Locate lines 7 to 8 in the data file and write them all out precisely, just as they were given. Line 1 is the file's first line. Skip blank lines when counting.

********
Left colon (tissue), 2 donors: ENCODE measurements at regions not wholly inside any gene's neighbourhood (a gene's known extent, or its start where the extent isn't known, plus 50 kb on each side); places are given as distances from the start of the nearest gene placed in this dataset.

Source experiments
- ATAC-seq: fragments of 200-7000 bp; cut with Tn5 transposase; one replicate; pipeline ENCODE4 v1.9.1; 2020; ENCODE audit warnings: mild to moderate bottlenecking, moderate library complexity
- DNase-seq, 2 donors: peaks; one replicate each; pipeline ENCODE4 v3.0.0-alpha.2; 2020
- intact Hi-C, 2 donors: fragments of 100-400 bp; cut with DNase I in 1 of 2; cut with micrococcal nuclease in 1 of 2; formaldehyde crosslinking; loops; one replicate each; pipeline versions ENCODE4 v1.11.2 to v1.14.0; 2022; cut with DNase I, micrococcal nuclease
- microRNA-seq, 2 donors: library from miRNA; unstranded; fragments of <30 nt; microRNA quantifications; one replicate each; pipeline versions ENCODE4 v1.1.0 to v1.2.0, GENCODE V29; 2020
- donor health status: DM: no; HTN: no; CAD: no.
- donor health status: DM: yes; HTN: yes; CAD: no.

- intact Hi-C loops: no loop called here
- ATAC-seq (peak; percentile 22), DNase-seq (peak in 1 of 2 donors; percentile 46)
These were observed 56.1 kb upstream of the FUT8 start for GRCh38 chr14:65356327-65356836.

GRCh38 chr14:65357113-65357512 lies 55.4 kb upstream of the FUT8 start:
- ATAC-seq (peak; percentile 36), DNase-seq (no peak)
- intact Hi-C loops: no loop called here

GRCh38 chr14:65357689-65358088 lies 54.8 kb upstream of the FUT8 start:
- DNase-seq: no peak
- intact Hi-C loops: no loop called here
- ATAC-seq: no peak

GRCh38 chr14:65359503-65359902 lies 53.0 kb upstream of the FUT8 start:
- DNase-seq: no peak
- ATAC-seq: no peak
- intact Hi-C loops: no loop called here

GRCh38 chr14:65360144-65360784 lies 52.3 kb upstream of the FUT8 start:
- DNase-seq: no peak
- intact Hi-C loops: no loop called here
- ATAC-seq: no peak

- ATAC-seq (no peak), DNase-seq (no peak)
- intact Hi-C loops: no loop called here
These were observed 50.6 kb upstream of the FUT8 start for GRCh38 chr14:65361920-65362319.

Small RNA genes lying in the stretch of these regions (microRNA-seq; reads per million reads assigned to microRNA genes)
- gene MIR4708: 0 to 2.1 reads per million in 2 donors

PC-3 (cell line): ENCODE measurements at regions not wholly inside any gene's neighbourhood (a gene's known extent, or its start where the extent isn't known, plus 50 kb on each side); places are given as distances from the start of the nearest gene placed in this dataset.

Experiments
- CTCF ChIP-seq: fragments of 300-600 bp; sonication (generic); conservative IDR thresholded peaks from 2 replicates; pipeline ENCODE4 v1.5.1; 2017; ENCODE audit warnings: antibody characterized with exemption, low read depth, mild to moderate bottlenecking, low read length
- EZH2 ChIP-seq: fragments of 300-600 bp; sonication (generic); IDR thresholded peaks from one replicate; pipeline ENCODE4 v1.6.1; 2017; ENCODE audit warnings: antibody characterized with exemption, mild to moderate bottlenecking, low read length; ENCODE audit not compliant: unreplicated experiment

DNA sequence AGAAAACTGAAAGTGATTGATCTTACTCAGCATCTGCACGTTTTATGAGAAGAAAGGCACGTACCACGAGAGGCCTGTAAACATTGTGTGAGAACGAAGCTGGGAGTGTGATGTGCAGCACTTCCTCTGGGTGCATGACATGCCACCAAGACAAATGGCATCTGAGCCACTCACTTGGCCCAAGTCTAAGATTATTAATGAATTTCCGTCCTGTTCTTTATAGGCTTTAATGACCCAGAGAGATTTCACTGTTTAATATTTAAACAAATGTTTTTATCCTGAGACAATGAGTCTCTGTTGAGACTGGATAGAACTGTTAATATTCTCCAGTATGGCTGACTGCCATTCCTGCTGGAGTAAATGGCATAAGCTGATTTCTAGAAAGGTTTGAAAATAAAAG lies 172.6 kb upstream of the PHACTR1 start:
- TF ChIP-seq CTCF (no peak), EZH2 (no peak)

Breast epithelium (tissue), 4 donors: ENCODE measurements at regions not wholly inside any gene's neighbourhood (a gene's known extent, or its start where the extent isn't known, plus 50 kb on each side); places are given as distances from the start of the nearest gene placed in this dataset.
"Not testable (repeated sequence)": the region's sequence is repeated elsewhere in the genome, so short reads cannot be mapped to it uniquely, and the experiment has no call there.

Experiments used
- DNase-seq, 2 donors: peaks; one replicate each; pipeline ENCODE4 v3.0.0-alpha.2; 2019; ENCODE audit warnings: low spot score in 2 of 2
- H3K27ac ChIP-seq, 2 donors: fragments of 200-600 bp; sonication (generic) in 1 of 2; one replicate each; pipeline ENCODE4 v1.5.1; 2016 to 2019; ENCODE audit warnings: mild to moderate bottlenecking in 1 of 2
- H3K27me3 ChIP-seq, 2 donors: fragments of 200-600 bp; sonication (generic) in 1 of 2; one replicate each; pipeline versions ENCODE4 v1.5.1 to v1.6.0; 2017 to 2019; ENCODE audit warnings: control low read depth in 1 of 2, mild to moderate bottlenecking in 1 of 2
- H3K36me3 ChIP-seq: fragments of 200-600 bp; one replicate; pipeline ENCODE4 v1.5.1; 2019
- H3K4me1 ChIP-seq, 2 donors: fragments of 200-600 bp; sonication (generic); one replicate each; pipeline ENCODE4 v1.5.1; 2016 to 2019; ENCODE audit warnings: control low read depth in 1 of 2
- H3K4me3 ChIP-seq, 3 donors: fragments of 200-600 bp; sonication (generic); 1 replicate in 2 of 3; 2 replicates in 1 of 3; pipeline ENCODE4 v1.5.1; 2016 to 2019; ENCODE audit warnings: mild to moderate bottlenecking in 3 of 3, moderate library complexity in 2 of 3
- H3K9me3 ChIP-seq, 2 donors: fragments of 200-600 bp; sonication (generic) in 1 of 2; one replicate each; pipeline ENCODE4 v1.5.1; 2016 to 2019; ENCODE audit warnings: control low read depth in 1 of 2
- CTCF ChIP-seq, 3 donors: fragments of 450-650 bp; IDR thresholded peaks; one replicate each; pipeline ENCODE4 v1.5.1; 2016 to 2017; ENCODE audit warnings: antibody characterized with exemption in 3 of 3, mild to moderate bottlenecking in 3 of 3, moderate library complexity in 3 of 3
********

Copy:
- donor health status: DM: no; HTN: no; CAD: no.
- donor health status: DM: yes; HTN: yes; CAD: no.